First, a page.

The Omnia II ships with two browsers: the new Internet Explorer Mobile and Opera Mobile 9.7. To zoom into a page on Internet Explorer Mobile, you tap twice on the area that you want to enlarge.
Scrolling through pages on Internet Explorer Mobile isn’t as smooth as the iPhone’s Safari, but browsing is adequate overall. The Opera 9.7 system of displaying open pages isn’t ideal (it shrinks them to thumbnails and tiles them side by side), but it does load pages quicker than IE.
For music playback, you get two interface choices: the standard Windows Media Player and the more aesthetically pleasing TouchWiz player. With the latter, your library is displayed as touch-friendly “cards,” which you can flip through to find what you want–sort of imitating the feeling of flipping through physical albums.
If you want to tweak the audio, however, you’ll have to do it from Windows Media Player. You can jump from the TouchWiz player to WMP by pressing “Library” in the lower left corner. But as far as I could tell, you can’t go from WMP to the TouchWiz player.
The phone doesn’t come bundled with headphones, so you’ll have to use your own. Music piped through my high-quality Skullcandy FMJ headphones sounded very good, though a bit flat from the external speakers.
The Omnia II comes with an FM antenna/mic adapter that you can plug your headphones into, so if you get bored with your collection, you can see what’s on the radio. You can also buy music via Rhapsody through V Cast Music on the Omnia II.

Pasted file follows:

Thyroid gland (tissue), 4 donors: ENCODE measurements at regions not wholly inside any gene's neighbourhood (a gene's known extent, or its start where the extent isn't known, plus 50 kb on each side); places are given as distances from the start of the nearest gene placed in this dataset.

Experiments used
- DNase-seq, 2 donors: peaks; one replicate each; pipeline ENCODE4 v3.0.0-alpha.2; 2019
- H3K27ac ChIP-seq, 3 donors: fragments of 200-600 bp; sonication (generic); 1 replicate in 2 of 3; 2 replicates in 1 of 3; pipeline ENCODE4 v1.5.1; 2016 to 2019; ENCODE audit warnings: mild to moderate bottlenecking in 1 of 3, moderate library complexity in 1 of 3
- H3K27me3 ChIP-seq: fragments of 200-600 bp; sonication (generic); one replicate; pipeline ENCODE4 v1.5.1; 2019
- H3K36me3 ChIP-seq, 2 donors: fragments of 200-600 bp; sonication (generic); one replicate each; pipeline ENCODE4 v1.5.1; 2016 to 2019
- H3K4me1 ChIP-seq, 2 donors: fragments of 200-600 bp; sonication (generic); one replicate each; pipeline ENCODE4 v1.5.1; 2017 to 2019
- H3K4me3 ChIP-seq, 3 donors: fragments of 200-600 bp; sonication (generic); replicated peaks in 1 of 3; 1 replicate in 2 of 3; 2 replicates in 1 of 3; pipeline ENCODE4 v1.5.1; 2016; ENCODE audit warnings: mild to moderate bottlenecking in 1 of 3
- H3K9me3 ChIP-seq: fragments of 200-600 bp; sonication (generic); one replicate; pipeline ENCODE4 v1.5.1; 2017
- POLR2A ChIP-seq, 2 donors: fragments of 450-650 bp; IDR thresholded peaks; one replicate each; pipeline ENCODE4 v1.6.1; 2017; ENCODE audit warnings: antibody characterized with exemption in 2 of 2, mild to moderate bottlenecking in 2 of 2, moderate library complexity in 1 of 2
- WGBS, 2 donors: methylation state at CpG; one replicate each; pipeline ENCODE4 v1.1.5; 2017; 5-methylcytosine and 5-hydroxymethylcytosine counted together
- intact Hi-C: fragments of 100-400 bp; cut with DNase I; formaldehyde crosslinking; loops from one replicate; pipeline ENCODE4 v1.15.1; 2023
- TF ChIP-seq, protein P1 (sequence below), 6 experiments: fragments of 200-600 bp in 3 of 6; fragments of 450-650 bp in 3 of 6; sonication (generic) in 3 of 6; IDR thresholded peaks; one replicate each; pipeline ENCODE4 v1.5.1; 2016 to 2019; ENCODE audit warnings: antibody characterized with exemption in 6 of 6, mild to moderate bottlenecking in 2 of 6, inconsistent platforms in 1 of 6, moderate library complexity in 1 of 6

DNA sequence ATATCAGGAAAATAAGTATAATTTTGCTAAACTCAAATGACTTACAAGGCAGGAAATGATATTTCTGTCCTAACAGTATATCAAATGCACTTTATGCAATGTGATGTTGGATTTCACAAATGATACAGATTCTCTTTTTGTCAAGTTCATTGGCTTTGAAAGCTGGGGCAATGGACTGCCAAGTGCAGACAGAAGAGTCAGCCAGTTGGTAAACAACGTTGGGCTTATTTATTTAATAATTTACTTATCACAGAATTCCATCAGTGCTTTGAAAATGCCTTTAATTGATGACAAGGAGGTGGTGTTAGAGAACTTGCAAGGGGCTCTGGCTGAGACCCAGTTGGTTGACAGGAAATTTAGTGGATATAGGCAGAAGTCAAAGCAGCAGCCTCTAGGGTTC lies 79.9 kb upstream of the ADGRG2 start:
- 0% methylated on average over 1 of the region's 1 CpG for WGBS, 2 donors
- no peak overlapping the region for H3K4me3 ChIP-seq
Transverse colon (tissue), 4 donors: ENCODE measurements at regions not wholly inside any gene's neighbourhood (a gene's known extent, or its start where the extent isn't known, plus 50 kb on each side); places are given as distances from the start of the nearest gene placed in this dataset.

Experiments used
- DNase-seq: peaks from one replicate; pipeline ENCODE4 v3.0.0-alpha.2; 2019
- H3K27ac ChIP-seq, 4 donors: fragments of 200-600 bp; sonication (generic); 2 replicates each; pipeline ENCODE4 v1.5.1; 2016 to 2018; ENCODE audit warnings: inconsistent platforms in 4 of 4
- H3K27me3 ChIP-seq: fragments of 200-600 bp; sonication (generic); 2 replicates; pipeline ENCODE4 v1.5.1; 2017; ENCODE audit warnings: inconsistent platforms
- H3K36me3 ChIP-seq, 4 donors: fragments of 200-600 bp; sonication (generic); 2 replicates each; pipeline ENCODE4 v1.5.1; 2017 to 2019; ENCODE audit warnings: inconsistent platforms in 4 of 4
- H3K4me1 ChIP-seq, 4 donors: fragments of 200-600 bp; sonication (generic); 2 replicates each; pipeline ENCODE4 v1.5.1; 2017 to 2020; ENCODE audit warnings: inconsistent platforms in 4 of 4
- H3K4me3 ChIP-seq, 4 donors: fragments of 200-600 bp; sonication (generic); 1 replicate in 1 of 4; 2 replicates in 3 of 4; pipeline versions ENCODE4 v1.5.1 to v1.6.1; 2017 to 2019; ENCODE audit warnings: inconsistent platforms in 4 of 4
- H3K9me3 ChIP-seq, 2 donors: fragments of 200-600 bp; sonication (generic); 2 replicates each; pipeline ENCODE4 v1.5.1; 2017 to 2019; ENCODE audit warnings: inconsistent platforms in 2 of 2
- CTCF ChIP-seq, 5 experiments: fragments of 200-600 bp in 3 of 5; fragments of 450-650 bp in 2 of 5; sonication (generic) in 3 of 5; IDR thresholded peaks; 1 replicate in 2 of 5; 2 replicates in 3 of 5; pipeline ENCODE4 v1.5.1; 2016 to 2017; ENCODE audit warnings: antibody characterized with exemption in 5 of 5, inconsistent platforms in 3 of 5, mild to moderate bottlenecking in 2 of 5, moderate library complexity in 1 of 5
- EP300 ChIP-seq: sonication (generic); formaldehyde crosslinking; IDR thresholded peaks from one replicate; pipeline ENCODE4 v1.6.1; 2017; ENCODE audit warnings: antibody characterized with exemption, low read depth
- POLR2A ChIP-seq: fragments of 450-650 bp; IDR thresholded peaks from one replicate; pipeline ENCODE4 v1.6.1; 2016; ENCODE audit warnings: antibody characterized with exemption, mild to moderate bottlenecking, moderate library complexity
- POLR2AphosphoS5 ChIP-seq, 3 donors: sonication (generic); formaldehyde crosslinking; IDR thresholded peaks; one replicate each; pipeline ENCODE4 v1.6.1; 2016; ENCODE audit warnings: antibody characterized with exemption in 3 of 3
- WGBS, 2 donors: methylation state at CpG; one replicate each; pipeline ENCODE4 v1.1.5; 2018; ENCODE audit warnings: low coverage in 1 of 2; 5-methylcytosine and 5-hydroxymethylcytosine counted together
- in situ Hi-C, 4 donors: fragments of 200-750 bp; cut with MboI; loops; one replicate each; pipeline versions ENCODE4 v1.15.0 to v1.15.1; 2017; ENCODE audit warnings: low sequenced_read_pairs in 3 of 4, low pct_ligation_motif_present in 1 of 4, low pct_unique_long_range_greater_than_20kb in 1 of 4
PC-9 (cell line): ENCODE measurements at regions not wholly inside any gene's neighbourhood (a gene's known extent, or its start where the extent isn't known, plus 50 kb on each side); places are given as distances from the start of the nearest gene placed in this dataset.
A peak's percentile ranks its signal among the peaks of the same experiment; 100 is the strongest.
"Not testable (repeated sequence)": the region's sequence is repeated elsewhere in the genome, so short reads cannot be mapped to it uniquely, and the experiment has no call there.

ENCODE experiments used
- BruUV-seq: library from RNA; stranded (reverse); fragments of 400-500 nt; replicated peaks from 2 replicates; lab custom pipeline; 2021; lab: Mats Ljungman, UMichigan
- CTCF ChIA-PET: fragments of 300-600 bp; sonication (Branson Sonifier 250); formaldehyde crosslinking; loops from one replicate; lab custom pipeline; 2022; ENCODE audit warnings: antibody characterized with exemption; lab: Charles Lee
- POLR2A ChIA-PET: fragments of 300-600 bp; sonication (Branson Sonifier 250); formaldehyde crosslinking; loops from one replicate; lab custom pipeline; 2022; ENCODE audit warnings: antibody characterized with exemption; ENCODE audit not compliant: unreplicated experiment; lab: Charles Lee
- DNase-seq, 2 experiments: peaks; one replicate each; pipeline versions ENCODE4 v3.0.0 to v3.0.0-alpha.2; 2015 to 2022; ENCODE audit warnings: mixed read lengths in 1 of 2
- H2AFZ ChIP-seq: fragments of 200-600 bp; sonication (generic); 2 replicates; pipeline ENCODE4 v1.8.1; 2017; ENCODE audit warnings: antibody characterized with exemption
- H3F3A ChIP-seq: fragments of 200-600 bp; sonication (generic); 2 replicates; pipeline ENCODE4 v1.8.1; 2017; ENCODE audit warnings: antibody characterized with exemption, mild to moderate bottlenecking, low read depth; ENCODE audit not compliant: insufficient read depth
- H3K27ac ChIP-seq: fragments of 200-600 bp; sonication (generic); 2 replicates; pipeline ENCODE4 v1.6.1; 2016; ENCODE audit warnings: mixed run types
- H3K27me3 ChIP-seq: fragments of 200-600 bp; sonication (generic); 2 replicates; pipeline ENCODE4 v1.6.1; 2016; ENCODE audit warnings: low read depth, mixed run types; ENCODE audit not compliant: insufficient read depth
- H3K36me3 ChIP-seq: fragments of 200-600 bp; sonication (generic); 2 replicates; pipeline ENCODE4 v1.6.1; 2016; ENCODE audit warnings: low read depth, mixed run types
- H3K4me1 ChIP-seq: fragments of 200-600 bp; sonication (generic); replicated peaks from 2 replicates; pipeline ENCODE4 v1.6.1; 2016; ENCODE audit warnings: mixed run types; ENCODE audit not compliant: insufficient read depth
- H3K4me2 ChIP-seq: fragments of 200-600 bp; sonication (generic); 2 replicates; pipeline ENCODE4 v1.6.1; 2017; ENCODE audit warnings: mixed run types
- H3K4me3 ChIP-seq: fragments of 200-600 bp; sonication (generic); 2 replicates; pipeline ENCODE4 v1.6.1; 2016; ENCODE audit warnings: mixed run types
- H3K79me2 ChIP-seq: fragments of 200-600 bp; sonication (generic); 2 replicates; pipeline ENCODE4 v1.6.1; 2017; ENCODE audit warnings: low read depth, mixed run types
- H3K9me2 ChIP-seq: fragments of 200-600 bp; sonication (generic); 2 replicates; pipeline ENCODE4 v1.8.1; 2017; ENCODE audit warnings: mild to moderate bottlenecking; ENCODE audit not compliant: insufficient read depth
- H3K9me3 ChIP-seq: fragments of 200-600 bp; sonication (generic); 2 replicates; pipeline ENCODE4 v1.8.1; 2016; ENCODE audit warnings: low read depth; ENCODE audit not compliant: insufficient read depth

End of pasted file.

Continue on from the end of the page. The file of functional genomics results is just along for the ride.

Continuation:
Video quality, as to be expected, looked great on the Omnia II’s large AMOLED display. One of the best things about AMOLED is its wide viewing angle.
You can place the Omnia II on a flat surface and watch video without any distortion or color change. Colors were bright and accurate, motions were smooth, and I saw only a bit of blurriness in some clips.
Camera quality, for the most part, was quite good. Colors looked bright and accurate both indoors and out. The camera also managed to capture detail quite well, handling some close-up shots of action figures without any blurring or pixelation. One design flaw:
The shutter button’s placement on the top right edge mirrors the OK button on the phone’s bottom right edge. When you’re gripping the phone, you may accidentally hit the OK button and close the camera app midshot.
The Omnia II is an excellent upgrade from the original Omnia and definitely one of the best Windows Mobile phones available. The crash I experienced was disturbing, however, even though it happened only once.
I was also disappointed with both the phone’s sluggishness and the unresponsiveness of the touchscreen–issues we had with the previous version, as well. Most Verizon customers will probably pick the Motorola Droid over the Omnia II, but Windows Mobile loyalists will find a lot to like about this multimedia powerhouse.